Apple’s recent civil disobedience has the country engrossed in a conversation about the balance between privacy rights and security, but let’s not forget it wasn’t an iPhone that killed 14 people in San Bernardino last December; it was four guns, including two handguns and two assault rifles that had been unlawfully altered to be more powerful and deadly.

Strict NRA constructionists will argue it wasn’t the guns or stockpiles of ammunition or pipe bombs jerry-rigged to a remote control car that killed innocent county employees enjoying a holiday gathering; it was the two criminals, Syed Rizwan Farook and Tashfeen Malik, who bear responsibility.

But rights and responsibilities go arm in arm, so if in fact guns don’t commit crimes, people do, then guns don’t have rights either, including any right to privacy. An individual may have the right to bear arms, but a gun doesn’t have any more inherent rights than any other item of personal property, including a smartphone.

People have rights and responsibilities, and if you believe the only thing that can stop a bad guy with a gun is a good guy with a gun, then isn’t the only way to stop a bad guy from hacking a phone also to stop a good guy from hacking a phone?

Using a law from 1789, a federal magistrate has ordered Apple to create a technological key to unlock the iPhone used in connection with the mass shooting in San Bernadino, but the company is rightfully questioning the court’s authority and cautioning against opening Pandora’s box.

Any such key engineered for a seemingly good cause, Apple’s CEO Tim Cook says, will by default be used as a master key to unlock the iPhones of innocent people everywhere by rogue governments and criminals, causing more damage than good.


The conflict shines light on the elephant in the room. America’s 21st-century justice system is stuck with 18th-century laws because of obstruction by extremists in Washington who complain about the size of government instead of passing new laws that would address today’s important challenges of cybersecurity and crime.

This issue of encrypted phones created by private companies being inaccessible to law enforcement begs the question whether the feds are ordering Apple to unlock iPhones because government is too big or not big enough. A budget is not the measurement of all things. In today’s computer age, power is measured by speed, so it’s time we gauge the appropriate size of government by how quickly and effectively it responds to societal challenges. In this case, the challenge isn’t necessarily encryption, it’s cybersecurity, terrorism and gun violence. Americans are being terrorized by people wielding assault weapons aided and abetted by technology.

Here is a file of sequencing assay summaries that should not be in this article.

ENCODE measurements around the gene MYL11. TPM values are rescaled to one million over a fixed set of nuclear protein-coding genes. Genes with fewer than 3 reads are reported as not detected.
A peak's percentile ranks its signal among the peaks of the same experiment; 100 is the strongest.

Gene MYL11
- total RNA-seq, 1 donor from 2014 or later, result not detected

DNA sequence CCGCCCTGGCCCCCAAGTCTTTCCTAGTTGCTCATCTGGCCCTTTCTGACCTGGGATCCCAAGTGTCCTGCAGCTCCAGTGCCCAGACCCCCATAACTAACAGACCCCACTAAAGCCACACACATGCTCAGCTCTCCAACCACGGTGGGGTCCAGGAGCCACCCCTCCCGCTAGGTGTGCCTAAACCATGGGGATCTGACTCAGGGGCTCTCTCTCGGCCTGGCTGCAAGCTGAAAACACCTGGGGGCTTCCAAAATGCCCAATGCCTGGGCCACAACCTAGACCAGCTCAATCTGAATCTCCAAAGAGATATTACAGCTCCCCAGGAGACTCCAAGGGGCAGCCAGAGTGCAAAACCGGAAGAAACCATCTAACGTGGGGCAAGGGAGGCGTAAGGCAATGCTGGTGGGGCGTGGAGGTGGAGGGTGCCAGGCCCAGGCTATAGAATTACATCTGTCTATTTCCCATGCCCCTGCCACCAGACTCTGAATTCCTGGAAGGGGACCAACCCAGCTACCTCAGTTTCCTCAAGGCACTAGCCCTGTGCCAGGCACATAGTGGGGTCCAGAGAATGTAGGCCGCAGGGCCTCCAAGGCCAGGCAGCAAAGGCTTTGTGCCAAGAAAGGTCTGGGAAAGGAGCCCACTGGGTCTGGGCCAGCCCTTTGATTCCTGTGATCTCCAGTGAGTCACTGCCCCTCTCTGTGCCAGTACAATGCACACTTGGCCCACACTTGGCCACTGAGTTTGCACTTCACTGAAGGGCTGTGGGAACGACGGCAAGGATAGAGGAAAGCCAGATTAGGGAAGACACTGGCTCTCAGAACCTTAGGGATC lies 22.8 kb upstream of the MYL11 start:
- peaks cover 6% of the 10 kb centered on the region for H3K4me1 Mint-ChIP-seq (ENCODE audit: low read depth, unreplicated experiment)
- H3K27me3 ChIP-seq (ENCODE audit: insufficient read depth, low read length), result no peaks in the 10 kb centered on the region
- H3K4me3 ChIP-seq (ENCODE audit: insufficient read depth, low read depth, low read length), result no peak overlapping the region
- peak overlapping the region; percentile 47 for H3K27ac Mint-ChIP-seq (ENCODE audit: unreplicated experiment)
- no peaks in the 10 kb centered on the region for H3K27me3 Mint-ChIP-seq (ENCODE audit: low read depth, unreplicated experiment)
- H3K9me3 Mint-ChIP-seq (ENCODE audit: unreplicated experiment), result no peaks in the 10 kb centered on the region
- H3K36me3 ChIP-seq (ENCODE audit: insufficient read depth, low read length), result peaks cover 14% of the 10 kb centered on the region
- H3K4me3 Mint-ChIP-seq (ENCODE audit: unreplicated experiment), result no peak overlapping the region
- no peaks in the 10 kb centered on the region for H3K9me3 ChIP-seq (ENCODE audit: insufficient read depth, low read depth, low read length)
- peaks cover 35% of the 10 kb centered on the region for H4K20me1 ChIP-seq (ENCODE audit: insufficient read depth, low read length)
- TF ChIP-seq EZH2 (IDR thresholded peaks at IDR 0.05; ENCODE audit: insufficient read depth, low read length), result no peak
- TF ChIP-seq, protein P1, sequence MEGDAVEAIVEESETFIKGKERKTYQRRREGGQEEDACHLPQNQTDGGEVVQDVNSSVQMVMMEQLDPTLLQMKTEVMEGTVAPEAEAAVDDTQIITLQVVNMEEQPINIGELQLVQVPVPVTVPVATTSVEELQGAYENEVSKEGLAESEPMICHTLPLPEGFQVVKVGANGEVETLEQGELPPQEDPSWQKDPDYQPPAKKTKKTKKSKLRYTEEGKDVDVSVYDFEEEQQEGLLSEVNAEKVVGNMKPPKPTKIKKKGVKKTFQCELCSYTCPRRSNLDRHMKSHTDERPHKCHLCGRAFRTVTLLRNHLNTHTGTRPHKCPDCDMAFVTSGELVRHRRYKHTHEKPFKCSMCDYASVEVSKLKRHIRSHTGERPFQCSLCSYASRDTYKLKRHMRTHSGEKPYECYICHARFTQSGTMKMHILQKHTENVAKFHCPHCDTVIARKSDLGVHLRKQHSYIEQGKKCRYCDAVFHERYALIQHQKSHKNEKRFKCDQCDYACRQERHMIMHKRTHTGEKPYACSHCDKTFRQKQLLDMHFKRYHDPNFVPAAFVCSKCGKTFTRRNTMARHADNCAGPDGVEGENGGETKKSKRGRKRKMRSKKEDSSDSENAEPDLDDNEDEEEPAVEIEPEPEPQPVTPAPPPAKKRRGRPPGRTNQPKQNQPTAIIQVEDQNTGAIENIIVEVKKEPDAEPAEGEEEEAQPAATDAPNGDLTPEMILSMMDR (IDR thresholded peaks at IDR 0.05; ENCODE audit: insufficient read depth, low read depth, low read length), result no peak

The smartest phones can’t tell the difference between a Chinese spy and an FBI agent. Like guns, iPhones can’t distinguish good guys from bad guys, but surely smart people can design smarter phones and guns, and the American people can demand smarter solutions.

Instead of – or in addition to – ordering Apple to build a technological back door to its phones, why aren’t we ordering weapons makers to put technology in their products that can be used by law enforcement to protect us from gun violence? Do guys with assault weapons and stockpiles of high-capacity ammunition – good or bad – have a privacy right to carry them in public places undetected? Or do citizens have a right to be alerted by their iPhone when such a weapon comes within shooting range?

Why is it a 6-year-old child can pick up an iPhone and be prevented from accessing its contents because of a passcode, but that same child can pick up a gun and shoot his 3-year-old brother in the face and kill him by accident?

If a judge can order Apple to create software that can unlock phones that are now impenetrable, why can’t Congress order gun makers to lock their guns?


Smart technology is available that would significantly reduce the number of gun deaths in this country. Just as your fingerprint can be used to unlock your precious phone, guns have the capacity for technology that would only allow them to fire only when activated by an authorized user.

People who are too dangerous to fly in America can still buy guns in America, and more people are killed by gun violence in this country than any other society in the developed world. The justice system has a legitimate argument that some privacy rights have to be given up for the sake of security, so let’s stop protecting the privacy of people who shoot and kill others with guns.

Let’s stop pretending we can’t make guns more safe using technology or make communities safer tracking deadly weapons.

Cynthia Dill is a civil rights lawyer and former state senator. She can be contacted at:

Twitter: dillesquire

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